Preliminary results of the second round of the disputed presidential election show that the former Finance Minister, Ashraf Ghani, has the lead, with 56.44 per cent of the votes, the election commission has announced.
His rival, Abdullah Abdullah, who led after the first round, claims voting was marred by fraud and says he will not accept any result until an investigation is completed. The commission puts the former foreign minister on 43.56 per cent.
Votes are being re-checked at thousands of polling stations. The vote comes during a critical year for Afghanistan, with most foreign troops due to leave by the end of 2014.
The Independent Election Commission acknowledged that vote-rigging had occurred and promised to launch a more extensive investigation before final results are released.
"We cannot ignore that there were technical problems and fraud that took place during the election process," the Mr Nouristani said.
"We are not denying fraud in the election, some governors and Afghan government officials were involved in fraud."
The results showed that Mr Ahmadzai had about 4.5 million votes while Mr Abdullah had 3.5 million, he said.
Mr Abdullah, a former foreign minister who won the first round of voting on April 5 by a large margin, says his campaign monitors recorded ballot box stuffing and other irregularities, prompting him to suspend his cooperation with electoral officials.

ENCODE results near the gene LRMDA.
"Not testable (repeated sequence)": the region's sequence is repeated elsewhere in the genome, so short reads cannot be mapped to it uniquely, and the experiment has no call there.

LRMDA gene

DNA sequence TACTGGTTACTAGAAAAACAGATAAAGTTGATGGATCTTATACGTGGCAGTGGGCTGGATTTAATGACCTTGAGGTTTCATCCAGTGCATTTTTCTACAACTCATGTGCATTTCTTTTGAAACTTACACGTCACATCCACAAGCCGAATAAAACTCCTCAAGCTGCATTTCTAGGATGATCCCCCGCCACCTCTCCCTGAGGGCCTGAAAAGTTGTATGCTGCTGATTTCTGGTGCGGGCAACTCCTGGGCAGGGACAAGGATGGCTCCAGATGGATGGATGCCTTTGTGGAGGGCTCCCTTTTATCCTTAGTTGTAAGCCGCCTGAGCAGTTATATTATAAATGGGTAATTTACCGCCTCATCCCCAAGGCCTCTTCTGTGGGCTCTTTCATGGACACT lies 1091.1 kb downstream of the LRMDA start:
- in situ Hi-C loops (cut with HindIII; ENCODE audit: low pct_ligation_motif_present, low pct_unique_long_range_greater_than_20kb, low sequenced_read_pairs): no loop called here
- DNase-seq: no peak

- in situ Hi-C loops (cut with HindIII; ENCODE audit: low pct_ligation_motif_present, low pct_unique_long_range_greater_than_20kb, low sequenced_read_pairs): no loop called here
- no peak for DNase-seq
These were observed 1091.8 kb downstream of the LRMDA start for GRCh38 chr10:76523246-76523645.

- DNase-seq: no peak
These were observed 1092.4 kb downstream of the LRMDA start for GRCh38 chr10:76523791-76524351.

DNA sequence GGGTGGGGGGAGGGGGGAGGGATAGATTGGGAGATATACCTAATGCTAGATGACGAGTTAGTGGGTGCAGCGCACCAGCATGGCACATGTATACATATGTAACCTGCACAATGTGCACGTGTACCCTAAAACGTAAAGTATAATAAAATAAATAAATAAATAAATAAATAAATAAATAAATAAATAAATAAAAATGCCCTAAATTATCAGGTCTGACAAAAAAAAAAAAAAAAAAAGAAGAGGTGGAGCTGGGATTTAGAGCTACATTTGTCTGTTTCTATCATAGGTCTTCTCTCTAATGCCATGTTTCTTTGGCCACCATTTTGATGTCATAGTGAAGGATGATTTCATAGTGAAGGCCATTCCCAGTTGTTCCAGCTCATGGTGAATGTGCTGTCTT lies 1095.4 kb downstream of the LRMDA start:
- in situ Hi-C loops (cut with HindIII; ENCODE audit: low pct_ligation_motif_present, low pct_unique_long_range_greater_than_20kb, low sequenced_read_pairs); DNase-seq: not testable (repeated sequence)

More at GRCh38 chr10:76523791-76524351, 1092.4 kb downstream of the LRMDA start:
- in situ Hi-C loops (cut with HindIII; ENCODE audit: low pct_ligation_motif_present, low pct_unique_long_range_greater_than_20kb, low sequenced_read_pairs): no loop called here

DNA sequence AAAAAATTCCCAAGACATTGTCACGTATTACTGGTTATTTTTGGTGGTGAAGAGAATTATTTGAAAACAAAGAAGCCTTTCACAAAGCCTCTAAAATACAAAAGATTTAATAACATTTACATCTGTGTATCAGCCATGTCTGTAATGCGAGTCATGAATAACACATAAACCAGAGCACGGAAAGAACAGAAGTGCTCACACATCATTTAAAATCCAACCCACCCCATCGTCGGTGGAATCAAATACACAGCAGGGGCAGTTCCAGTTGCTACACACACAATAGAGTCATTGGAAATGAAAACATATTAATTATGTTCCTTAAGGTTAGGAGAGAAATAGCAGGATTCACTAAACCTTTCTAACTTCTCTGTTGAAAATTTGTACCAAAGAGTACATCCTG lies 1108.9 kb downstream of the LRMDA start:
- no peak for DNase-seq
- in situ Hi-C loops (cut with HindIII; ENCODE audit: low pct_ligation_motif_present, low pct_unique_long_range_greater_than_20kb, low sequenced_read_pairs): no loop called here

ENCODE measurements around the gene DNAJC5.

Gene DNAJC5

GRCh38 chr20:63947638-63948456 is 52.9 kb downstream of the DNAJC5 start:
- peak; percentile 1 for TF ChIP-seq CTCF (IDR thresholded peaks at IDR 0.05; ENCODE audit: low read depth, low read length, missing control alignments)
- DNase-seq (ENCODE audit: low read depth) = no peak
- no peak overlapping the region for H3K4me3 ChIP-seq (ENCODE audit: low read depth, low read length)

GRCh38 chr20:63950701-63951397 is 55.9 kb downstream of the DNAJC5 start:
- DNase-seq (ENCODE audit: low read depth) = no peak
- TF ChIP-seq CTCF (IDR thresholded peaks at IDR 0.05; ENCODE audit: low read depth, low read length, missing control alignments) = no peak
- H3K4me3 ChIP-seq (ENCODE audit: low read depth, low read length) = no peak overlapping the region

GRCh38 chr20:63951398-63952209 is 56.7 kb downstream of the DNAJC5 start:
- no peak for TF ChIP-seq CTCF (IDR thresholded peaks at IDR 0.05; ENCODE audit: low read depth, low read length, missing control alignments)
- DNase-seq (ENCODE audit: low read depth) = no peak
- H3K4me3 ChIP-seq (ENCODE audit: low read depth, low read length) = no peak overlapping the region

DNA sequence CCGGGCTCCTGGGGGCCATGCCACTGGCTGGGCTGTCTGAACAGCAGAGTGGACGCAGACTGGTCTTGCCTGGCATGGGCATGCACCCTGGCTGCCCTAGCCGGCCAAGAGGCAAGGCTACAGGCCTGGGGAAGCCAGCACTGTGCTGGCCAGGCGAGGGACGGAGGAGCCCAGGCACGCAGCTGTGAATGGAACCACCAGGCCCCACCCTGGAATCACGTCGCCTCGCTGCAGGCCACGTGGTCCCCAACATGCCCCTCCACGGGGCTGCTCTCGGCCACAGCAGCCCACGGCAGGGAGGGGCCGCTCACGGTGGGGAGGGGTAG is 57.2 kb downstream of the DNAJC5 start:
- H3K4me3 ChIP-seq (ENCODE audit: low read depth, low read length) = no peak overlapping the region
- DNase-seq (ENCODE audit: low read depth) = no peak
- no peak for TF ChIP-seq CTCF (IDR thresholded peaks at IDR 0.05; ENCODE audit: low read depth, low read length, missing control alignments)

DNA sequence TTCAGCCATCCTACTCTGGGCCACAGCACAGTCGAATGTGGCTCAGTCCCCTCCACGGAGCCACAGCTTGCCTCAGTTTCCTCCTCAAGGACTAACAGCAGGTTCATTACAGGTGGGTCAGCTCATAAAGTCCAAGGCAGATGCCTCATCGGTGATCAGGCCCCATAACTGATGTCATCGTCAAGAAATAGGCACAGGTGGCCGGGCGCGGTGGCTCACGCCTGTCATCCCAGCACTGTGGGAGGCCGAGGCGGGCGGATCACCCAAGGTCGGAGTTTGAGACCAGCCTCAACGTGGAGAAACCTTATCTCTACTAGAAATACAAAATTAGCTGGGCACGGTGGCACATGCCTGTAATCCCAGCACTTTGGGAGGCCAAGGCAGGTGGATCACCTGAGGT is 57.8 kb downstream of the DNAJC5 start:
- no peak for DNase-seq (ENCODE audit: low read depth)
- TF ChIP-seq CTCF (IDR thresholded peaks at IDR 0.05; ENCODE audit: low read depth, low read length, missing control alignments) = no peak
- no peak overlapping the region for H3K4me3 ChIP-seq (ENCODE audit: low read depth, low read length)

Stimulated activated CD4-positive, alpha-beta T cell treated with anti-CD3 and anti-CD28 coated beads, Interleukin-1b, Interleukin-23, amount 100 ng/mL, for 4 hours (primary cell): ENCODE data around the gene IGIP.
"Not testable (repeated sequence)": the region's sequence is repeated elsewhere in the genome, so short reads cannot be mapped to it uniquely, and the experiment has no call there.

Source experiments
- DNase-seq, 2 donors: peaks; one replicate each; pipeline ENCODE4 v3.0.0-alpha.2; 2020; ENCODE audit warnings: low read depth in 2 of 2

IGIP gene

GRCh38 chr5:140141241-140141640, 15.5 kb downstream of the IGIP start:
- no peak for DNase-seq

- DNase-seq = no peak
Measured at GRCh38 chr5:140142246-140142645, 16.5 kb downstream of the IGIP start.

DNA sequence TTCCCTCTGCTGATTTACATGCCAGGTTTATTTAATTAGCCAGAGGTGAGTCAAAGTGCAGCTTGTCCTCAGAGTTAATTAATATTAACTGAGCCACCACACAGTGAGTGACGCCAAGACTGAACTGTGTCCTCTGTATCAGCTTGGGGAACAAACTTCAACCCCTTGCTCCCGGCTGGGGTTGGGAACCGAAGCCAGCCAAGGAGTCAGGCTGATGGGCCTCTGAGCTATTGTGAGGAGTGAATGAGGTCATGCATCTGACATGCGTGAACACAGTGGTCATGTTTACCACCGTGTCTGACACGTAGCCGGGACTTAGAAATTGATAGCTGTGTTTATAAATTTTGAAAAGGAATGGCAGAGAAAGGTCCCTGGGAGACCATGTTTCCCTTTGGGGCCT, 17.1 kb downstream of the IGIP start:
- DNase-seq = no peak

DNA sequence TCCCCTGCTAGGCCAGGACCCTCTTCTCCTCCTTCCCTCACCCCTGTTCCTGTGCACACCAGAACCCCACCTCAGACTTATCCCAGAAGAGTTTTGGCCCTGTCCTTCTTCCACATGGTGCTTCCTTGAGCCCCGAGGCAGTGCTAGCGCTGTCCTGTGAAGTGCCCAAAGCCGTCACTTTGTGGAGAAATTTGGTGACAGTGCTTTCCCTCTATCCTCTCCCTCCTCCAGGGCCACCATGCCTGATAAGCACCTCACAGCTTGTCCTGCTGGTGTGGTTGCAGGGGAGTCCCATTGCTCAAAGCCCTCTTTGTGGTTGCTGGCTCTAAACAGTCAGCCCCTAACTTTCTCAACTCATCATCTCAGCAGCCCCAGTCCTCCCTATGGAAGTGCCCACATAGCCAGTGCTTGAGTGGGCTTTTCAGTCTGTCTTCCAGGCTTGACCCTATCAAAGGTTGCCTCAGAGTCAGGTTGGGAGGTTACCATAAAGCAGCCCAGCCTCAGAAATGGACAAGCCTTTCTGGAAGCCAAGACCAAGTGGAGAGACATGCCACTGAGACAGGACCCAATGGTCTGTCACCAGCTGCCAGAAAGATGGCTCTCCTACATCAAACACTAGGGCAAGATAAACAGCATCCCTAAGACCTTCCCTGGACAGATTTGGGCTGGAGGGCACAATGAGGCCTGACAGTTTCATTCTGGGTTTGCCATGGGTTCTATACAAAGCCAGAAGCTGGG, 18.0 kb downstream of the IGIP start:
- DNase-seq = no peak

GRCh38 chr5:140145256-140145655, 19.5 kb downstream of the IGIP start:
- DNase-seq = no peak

The European Union also expressed concern about "highly worrying indications of potentially widespread fraud".
The preliminary results had been due on July 2 but were delayed by five days while officials said they would audit ballots from nearly 2,000 polling stations that had at least 599 votes.
Mr Abdullah said that was insufficient and demanded the results be postponed until all fraud allegations were resolved.
The impasse has threatened to undermine what the US and its allies had hoped would be the country's first democratic transfer of authority after President Hamid Karzai agreed to step down after two terms as legally required.
Western officials were looking for a smooth transition to show progress ahead of the withdrawal of US and allied combat troops by the end of this year. Whoever wins will inherit an impoverished country mired in insurgency and facing high unemployment and declining foreign aid.
Both candidates have promised to sign a security pact with the US that would allow nearly 10,000 American forces to remain in the country in a training capacity and to conduct counter-terrorism operations.
A disruption in the announcement of election results could mean another delay in finalising that agreement, which was rebuffed by Mr Karzai.
Mr Ahmadzai, a former finance minister and World Bank official, also filed complaints of irregularities in the June 14 balloting but has insisted that the agreed-upon counting process be respected and said any further delays in releasing results would be unacceptable.
According to the election commission's official timetable, final results are due on July 22. Mr Karzai has set August 2 as the date for the new president to be inaugurated.
The campaign teams, meanwhile, were holding technical and political talks in a bid to resolve the crisis, although both candidates have ruled out a deal on a coalition government.